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Panelists Bruce Leach, Ohio State Univ.

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Presentation on theme: "Panelists Bruce Leach, Ohio State Univ."— Presentation transcript:

1 Best Practices in Cooperative Collection Development: A Panel Discussion

2 Panelists Bruce Leach, Ohio State Univ.
Eric Carpenter, Oberlin College Rob Kairis, Kent State Univ. - Stark Gerald L. Newman, Univ. of Cincinnati Margo Warner Curl, CONSORT Colleges Paul Jenkins, College of Mount St. Joseph Joyce Baker, Belmont Technical College Linda Brown, Bowling Green State Univ.

3 Goals for Panel Discussion
Review current theory and practice of cooperative CD in OhioLINK Create synergy necessary to develop new models and practice Generate additional topics for luncheon and/or group discussions this p.m. Stimulate grass roots development of additional cooperative projects in months ahead

4 A Simple Step Any Selector Can Take
Bruce Leach Head Biological Sciences/Pharmacy Library, Ohio State University

5 Monograph Duplication in OhioLINK: a College Library Response

6 Eric J. Carpenter Collection Development Librarian
Oberlin College Library Oberlin, OH

7 OUTLINE Background Needs Goals Project Description Guidelines Results

8 BACKGROUND Oberlin: liberal arts college + conservatory of music
Oberlin live on pcirc in 1995 Budget reductions at Oberlin - subscription cuts, 97-98

9 NEEDS Raise faculty awareness of OhioLINK, promote use of pcirc
Reduce acquisitions budget, spend $$ wisely Respond to Feb. 97 CIRM discussion - monograph duplication Enrich local and OhioLINK collections

10 GOALS Consider # of copies in OhioLINK available before ordering monograph Write guidelines for purchasing monographs in view of new OhioLINK membership

11 PROJECT DESCRIPTION Sample orders: # OL copies, availability
German - 3, History - 8, Math - 4 copies Wrote Guidelines for Purchasing Monographs in View of OhioLINK Distributed Guidelines to relevant teaching departments Selectors indicated levels of availability (L, A, D)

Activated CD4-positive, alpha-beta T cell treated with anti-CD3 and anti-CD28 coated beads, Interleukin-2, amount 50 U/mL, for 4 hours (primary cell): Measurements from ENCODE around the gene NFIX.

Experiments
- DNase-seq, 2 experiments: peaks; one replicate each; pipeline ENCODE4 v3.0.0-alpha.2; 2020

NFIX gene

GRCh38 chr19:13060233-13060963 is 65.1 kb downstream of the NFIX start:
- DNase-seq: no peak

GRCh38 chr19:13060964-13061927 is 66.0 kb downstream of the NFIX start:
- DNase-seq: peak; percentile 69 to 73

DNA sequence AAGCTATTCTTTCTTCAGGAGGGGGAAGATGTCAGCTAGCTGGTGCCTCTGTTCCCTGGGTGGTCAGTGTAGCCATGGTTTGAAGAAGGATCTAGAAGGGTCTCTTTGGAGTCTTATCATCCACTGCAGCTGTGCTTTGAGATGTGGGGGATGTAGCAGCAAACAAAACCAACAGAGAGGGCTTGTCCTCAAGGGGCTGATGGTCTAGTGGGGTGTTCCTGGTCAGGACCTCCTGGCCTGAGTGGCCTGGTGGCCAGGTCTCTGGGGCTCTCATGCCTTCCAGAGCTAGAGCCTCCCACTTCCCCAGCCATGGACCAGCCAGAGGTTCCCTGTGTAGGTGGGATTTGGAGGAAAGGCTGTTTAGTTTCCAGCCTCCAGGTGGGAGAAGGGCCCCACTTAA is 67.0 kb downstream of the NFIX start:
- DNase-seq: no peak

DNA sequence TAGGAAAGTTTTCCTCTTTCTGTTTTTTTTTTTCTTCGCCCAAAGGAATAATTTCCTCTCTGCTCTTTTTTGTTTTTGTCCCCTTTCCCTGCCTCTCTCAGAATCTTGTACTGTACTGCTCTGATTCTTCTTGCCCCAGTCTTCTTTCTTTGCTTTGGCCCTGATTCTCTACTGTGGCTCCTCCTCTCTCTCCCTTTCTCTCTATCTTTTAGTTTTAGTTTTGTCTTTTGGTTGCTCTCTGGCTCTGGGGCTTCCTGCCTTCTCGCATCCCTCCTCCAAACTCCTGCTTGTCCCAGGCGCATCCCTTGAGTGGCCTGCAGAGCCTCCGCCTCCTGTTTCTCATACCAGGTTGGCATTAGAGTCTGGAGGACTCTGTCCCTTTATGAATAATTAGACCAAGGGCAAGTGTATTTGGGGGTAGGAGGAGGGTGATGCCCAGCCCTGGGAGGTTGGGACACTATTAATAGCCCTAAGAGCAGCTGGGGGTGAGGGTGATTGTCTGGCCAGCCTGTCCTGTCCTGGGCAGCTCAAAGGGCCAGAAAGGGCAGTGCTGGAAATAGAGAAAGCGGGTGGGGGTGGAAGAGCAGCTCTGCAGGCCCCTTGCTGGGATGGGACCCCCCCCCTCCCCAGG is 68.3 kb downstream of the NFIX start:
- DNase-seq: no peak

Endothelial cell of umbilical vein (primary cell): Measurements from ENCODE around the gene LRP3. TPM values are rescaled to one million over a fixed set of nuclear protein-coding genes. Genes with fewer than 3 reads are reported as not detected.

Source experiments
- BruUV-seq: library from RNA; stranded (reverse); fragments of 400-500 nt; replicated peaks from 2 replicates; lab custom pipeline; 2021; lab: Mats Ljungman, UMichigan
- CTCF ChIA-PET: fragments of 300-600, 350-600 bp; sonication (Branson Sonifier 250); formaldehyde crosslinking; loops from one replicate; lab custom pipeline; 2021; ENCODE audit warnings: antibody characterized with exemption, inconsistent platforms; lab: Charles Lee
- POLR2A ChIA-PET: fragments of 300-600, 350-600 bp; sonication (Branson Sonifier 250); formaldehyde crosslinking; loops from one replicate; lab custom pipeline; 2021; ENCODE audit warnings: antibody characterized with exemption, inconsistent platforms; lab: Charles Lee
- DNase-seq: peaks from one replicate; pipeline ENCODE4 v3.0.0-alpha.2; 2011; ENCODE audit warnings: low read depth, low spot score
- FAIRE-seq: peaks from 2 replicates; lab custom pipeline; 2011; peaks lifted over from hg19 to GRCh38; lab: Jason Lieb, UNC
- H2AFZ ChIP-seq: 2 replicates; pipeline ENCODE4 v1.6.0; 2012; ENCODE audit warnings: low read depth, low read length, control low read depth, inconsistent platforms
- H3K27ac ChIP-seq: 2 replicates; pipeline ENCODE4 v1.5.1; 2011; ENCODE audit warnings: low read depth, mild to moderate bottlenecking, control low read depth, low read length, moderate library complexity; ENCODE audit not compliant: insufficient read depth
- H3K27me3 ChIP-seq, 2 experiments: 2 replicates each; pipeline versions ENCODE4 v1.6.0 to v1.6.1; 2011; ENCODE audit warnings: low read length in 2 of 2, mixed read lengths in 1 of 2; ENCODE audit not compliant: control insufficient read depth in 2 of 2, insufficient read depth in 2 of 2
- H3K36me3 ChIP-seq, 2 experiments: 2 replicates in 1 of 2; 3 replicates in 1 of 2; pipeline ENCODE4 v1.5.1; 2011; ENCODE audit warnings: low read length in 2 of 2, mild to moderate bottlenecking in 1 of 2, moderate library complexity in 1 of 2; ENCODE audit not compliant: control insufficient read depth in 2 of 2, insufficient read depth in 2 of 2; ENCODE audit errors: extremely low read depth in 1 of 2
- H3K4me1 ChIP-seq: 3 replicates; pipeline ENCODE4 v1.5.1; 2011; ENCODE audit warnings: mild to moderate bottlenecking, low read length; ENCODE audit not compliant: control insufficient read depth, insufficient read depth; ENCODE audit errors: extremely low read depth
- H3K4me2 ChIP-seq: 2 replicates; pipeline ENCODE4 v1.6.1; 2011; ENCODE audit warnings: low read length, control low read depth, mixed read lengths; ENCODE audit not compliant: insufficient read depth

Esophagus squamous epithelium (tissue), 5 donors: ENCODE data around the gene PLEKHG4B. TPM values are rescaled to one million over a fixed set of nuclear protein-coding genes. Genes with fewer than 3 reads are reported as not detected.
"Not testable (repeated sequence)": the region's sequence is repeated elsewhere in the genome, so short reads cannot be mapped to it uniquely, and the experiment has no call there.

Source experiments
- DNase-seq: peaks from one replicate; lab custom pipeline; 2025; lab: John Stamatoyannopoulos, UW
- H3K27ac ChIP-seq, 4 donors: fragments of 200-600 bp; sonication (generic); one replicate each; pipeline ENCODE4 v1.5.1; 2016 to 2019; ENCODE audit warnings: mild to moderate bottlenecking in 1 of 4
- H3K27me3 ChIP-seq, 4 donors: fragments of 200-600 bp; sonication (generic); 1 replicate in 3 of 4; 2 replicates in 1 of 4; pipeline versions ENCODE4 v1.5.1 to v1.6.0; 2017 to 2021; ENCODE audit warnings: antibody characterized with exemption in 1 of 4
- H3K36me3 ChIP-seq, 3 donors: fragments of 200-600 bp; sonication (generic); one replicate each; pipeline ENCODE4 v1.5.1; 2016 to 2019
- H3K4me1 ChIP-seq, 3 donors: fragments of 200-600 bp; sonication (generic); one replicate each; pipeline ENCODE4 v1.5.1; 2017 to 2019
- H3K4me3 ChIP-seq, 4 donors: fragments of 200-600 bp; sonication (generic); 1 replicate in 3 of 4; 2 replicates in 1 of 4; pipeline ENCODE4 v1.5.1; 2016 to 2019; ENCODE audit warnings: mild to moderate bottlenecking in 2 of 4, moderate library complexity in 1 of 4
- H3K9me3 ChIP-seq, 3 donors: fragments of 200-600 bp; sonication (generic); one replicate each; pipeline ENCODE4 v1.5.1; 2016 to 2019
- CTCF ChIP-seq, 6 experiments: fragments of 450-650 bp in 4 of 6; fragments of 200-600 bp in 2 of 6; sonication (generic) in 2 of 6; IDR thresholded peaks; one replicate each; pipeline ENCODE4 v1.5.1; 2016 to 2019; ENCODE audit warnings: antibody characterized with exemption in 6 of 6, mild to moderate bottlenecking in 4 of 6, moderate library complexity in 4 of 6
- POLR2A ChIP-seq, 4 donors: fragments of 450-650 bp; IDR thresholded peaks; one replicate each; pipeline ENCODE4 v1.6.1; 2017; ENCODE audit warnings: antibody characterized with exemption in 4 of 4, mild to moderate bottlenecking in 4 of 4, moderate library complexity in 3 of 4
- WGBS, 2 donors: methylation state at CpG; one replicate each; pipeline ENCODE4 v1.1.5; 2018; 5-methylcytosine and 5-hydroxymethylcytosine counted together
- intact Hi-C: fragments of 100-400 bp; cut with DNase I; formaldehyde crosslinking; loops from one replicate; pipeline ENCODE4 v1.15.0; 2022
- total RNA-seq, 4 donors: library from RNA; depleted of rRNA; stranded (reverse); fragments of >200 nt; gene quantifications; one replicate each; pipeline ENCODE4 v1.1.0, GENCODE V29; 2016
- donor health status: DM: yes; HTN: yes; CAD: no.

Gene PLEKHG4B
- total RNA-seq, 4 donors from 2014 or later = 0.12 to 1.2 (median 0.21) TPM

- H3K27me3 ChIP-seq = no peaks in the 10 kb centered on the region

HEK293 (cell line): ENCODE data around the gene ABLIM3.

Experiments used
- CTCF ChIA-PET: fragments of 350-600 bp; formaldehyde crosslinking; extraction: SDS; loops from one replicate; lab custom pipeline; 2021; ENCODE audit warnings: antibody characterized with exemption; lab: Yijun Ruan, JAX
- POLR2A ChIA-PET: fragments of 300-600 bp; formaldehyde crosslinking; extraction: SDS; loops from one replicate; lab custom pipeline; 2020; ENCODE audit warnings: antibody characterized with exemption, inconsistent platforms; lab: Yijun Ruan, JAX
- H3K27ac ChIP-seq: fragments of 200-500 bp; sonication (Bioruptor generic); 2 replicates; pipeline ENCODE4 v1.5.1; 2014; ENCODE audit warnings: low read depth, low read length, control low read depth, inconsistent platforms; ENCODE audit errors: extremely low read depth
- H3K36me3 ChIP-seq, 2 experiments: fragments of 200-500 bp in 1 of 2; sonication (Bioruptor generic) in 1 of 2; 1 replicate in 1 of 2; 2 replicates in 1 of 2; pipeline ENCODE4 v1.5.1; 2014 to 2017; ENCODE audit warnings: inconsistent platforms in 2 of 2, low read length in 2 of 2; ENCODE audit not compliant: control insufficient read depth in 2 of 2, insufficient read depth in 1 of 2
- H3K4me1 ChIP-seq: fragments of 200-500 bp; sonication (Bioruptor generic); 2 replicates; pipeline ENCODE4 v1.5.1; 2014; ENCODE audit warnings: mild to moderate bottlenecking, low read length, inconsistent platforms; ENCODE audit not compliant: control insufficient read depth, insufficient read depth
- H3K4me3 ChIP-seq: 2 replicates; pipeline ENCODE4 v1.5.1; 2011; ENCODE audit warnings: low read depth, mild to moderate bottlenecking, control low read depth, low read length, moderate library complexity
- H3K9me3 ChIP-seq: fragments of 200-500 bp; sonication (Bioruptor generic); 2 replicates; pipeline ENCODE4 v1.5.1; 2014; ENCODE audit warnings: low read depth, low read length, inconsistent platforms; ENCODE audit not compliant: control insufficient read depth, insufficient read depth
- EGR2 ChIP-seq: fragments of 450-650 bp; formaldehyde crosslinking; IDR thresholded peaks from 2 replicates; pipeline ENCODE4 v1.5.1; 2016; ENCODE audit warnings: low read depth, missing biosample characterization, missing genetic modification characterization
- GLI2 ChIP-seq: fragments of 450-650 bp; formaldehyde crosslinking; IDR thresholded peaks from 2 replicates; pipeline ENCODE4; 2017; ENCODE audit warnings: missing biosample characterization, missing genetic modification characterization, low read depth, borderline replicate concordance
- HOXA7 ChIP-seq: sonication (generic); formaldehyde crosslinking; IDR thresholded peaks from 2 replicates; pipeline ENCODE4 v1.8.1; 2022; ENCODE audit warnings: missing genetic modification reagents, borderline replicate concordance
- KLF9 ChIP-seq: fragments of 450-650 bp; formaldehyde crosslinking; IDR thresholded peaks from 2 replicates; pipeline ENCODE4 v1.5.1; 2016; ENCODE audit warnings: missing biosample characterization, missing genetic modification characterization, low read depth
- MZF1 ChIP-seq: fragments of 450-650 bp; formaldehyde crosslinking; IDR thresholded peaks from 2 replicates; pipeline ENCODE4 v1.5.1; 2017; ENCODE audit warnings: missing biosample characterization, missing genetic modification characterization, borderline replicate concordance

12 GUIDELINES L - LOCAL: Needed at Oberlin regardless of OhioLINK availability A - ACCESSIBLE: Must be readily accessible, via OhioLINK availability or purchase D - DESIRABLE: Availability is desirable via OhioLINK or purchase if funds permit

13 RESULTS Concept endorsed by Faculty Library Committee
Limited success with faculty selectors - History Dept. Success with library selectors - concept integrated into selection decisions Project never implemented on large scale due to budget and workload pressures

14 OhioLINK Duplication: Statistics/Software
Rob Kairis, Library Director Kent State University-Stark

15 Cooperative Collection Development Summit
Not Bought in Ohio Cooperative Collection Development Summit

16 Gerald L. Newman Assistant Dean for Collection Development
University Libraries University of Cincinnati

17 Why the “Not Bought” Project?
To enrich the state collection with items that have not been purchased By shifting purchasing to items not held in the state In the meantime also reducing unnecessary duplication

18 A Question for YBP As YBP had a record of the purchases of many of the institutions in the state YBP was the logical place to uncover our buying patterns Especially items covered by YBP but that no school in Ohio purchased

19 CBTF to YBP: “Can You Help?”
As the chosen approval vendor for OhioLINK And having made a commitment to help Ohio in its agenda YBP was willing and interested in providing data that the CBTF could use

20 YBP to CBTF: “Yes” YBP provided the CBTF data in several formats over several months First, in computer sheets detailing titles YBP had not sold to Ohio schools Later, slips looking like approval notifications slips Both paper trials had their drawbacks The CBTF hoped for an online solution




24 GOBI 2 As GOBI2 developed, consortial reports became part of YBP’s plan The reports are designed not only to show consortial purchases, but also to show what Ohio has not bought – as in “not bought in Ohio” Reports can be generated by individuals on many of the standard parameters for report generation